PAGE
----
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    So I've been scratching my head over this - I have had half a lesson on vectors and I'm still in that stage of just starting to get it, and then this threw me. I went to my college maths lunchtime session for help and the only free teacher couldn't do it either (I spent 25 minutes sitting there while she drew out what I'd drawn, then stared at it helplessly), but it's my homework so I feel obliged to understand it and get it done! Any help would be greatly appreciated!

    L and M are the points (1/3, -1, 2) and (1, 5, 6) respectively. The position vector of point P to relative to the origin O is i + 3j + 6k. Point R lies on OP such that OR:RP = K:1. Find k if R, L and M are collinear.

    ??????:confused:
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    (Original post by DayFlower)
    So I've been scratching my head over this - I have had half a lesson on vectors and I'm still in that stage of just starting to get it, and then this threw me. I went to my college maths lunchtime session for help and the only free teacher couldn't do it either (I spent 25 minutes sitting there while she drew out what I'd drawn, then stared at it helplessly), but it's my homework so I feel obliged to understand it and get it done! Any help would be greatly appreciated!

    L and M are the points (1/3, -1, 2) and (1, 5, 6) respectively. The position vector of point P to relative to the origin O is i + 3j + 6k. Point R lies on OP such that OR:RP = K:1. Find k if R, L and M are collinear.

    ??????:confused:
    have you done equations of lines?
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    (Original post by DayFlower)
    So I've been scratching my head over this - I have had half a lesson on vectors and I'm still in that stage of just starting to get it, and then this threw me. I went to my college maths lunchtime session for help and the only free teacher couldn't do it either (I spent 25 minutes sitting there while she drew out what I'd drawn, then stared at it helplessly), but it's my homework so I feel obliged to understand it and get it done! Any help would be greatly appreciated!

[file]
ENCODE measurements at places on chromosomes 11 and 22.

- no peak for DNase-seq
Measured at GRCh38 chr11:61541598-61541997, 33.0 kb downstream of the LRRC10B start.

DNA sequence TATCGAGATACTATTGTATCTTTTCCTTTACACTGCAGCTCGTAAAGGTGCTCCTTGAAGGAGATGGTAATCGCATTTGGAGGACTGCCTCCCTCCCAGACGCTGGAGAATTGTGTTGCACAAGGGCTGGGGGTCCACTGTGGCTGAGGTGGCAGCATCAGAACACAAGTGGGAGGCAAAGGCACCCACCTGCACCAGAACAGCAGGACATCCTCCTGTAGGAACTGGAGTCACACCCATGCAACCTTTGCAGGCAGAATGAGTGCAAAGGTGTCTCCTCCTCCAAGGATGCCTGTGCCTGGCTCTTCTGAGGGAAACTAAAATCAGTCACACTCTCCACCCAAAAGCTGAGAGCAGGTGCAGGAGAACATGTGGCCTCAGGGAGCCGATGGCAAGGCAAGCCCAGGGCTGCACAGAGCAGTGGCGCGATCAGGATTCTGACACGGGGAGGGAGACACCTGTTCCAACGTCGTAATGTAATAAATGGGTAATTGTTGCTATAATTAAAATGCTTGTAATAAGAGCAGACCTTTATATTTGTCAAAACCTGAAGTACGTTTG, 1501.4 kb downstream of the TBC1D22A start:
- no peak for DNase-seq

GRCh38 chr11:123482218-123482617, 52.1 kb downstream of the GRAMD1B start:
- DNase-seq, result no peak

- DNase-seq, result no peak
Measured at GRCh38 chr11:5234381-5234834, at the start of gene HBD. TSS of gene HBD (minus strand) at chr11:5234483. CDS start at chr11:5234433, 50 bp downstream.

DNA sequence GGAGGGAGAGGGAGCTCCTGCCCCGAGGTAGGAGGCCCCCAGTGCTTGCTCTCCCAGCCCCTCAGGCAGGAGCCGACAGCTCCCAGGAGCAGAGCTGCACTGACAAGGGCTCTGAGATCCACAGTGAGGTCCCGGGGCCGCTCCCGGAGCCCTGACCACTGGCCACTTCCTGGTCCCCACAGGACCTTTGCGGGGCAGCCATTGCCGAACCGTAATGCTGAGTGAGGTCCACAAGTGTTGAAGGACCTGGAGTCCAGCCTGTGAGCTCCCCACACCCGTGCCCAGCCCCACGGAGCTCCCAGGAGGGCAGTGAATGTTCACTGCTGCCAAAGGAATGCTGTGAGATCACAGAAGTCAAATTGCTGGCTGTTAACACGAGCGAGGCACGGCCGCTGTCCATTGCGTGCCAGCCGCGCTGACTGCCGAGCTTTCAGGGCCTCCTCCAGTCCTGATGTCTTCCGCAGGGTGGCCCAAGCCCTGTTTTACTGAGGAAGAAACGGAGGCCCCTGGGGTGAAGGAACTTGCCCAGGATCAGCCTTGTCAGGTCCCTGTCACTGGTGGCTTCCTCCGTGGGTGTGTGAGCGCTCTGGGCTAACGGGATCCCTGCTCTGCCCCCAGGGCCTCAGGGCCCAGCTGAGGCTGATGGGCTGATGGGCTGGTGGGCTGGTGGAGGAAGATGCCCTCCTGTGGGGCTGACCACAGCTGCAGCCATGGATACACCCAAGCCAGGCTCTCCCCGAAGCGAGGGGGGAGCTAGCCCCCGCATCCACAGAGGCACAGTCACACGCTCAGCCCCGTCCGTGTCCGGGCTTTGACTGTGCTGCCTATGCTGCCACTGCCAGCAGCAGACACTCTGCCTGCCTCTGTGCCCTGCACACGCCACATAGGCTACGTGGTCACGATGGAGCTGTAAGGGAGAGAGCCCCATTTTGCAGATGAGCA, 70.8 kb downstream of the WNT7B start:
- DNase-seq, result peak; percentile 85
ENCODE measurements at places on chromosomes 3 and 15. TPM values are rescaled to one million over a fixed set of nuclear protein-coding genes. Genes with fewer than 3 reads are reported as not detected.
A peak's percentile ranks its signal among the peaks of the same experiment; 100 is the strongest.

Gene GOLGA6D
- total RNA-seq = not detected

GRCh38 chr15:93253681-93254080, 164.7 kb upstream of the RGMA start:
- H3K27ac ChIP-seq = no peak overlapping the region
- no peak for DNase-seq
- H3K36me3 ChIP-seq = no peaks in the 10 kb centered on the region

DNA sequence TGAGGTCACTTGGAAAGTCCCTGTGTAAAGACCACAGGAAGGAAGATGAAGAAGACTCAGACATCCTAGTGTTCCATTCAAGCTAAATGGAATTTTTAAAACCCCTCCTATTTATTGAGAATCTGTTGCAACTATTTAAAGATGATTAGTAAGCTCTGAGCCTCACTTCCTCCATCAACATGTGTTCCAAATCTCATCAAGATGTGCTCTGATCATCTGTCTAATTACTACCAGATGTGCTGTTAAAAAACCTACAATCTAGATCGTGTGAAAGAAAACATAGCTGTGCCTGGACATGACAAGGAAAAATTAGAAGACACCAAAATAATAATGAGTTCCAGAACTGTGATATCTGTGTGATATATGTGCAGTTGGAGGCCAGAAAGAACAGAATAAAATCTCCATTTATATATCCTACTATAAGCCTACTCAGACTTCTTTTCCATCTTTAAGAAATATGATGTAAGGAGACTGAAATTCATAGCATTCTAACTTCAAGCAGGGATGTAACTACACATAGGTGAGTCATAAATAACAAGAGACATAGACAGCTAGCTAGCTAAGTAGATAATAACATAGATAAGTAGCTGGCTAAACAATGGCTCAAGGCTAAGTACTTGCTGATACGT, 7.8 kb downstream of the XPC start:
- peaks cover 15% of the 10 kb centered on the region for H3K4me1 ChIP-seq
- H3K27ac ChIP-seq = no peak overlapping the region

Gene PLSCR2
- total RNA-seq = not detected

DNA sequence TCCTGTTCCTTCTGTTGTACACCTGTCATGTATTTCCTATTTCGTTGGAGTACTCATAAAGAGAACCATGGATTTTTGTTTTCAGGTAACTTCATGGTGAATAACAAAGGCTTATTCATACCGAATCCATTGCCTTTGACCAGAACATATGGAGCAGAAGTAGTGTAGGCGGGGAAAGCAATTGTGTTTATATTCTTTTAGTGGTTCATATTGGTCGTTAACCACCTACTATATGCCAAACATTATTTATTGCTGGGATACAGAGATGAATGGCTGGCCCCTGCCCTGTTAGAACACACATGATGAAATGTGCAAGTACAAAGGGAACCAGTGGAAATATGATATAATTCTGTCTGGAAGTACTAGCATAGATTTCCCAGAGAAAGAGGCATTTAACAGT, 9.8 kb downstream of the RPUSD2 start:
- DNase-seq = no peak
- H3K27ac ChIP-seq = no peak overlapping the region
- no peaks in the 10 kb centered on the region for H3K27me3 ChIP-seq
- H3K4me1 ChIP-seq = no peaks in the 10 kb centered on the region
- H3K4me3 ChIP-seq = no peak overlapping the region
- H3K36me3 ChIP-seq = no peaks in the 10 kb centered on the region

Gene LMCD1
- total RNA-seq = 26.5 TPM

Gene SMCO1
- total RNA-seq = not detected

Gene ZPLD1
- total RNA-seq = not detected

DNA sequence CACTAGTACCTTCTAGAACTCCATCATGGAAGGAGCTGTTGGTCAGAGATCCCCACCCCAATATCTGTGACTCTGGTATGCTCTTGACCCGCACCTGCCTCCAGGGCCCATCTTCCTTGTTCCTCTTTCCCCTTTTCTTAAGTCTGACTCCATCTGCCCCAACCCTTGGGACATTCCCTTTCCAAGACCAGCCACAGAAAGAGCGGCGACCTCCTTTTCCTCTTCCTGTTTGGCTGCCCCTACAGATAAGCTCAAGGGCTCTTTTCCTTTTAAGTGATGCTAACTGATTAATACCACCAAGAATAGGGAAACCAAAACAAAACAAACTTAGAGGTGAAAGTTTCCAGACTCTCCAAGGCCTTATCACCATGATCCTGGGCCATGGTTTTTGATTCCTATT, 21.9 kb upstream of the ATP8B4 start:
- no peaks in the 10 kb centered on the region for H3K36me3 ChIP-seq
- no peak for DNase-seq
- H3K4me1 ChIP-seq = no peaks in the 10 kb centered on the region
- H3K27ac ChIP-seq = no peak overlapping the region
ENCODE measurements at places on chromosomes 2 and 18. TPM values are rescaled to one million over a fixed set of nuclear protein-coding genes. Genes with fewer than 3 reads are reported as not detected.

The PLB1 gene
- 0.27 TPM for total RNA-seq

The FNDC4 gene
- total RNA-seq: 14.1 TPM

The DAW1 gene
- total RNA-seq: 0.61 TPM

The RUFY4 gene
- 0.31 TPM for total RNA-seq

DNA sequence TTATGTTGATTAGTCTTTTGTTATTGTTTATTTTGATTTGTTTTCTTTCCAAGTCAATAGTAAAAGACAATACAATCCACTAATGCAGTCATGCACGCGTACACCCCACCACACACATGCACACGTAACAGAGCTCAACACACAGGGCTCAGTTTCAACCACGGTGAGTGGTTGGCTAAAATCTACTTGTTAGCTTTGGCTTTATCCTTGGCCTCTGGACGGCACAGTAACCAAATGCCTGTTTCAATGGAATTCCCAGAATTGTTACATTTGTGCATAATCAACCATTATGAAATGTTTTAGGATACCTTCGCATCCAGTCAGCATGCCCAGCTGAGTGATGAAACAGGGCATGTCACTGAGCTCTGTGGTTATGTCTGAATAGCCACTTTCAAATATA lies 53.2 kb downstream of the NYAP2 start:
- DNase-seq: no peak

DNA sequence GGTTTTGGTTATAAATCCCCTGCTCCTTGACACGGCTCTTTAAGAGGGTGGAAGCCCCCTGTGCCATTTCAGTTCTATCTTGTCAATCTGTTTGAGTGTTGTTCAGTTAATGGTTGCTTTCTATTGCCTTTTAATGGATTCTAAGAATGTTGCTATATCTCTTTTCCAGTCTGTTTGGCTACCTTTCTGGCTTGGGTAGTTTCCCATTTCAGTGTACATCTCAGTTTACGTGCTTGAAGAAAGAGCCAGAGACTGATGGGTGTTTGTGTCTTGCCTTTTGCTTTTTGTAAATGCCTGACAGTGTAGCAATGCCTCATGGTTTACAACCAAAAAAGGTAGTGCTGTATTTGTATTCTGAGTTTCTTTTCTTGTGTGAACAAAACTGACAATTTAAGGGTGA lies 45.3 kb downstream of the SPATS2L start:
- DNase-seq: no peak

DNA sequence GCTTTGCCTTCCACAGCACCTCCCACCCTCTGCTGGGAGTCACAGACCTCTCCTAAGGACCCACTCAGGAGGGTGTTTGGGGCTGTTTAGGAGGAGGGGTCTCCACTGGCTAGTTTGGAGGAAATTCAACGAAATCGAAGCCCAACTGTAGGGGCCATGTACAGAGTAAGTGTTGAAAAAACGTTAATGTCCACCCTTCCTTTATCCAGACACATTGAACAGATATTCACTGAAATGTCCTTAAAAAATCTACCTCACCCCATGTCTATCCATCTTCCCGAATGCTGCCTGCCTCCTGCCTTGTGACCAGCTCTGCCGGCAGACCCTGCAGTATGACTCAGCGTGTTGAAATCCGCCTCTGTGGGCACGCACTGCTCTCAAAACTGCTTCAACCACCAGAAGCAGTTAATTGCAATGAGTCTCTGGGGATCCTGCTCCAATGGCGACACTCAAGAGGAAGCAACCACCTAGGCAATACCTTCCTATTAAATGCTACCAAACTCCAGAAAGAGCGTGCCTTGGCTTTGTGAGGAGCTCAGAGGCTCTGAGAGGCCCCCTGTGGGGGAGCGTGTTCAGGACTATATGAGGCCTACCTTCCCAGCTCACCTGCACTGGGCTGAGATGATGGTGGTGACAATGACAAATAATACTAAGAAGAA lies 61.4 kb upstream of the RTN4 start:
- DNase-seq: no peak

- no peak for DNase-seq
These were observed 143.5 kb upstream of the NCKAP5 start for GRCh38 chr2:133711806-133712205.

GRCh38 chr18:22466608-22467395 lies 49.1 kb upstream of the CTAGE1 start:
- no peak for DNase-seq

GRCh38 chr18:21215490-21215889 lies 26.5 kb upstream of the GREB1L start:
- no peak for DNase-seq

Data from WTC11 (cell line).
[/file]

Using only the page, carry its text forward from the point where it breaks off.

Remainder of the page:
L and M are the points (1/3, -1, 2) and (1, 5, 6) respectively. The position vector of point P to relative to the origin O is i + 3j + 6k. Point R lies on OP such that OR:RP = K:1. Find k if R, L and M are collinear.

    ??????:confused:
    I get k=2
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    (Original post by TenOfThem)
    I get k=2
    I get k= 2 also (but black marks for whoever decided to use k [or K] as a constant of proportionality as well as k as a basis vector!).

    Not a very pretty question
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    (Original post by davros)
    I get k= 2 also (but black marks for whoever decided to use k [or K] as a constant of proportionality as well as k as a basis vector!).

    Not a very pretty question
    Yeah the use of k annoyed me too

    Was better once I drew a diagram
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    (Original post by TenOfThem)
    Yeah the use of k annoyed me too

    Was better once I drew a diagram
    I can't even draw diagrams when it gets to 3 dimensions!

    I just wrote down all the relationships I could think of including one for a general point on the line LM extended and then slogged my way through the algebra. Probably not the most efficient method :confused:
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    (Original post by DayFlower)
    L and M are the points (1/3, -1, 2) and (1, 5, 6) respectively. The position vector of point P to relative to the origin O is i + 3j + 6k. Point R lies on OP such that OR:RP = K:1. Find k if R, L and M are collinear.
    The key is to note that R,L and M are collinear i.e. that they sit on the same line, but also that O, R and P are collinear i.e they sit on another line. Since R is a point in both lines, these two lines intersect at R.

    You can then find an equation for line RLM (you have two points on this line, namely L and M) and an equation for line ORP (you have two points on this line, namely O(0,0,0) and P), then you find their point of intersection (which is at R) via the usual techniques.

    It's then easy to find the required ratio.
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    wow one question and 4 keen helpers!...
    the funny thing is the person with the actual question is too intimidated from the heavy presence ... of the good, the bad, the ugly and the pain in the rear ( I am not implying in respective order )




    I agree that the atsruser's method is the simplest and that is why I was asking whether the OP is aware of lines The question can be done without it although it is conceptually harder.

    I have a very similar question (Q118) in the link

    http://www.madasmaths.com/archive/ma...ons_part_a.pdf
    (longish download time)

    where I show a method without using vector equation of lines
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    Thanks so much for the help! Yes the answer in the back of the book was k=2

    I get how to do it now, your help was useful! I eventually told my teacher in lesson that I hadn't done it because I couldn't, and he said he wasn't surprised to be honest because he hadn't taught us how to do the equation of a line yet with vectors, he wanted to see if any of us could work it out, or at least have a go at something still haven't covered equation of a line actually, apparently that's next lesson *sigh*
    Thanks for the help though
 
 
 
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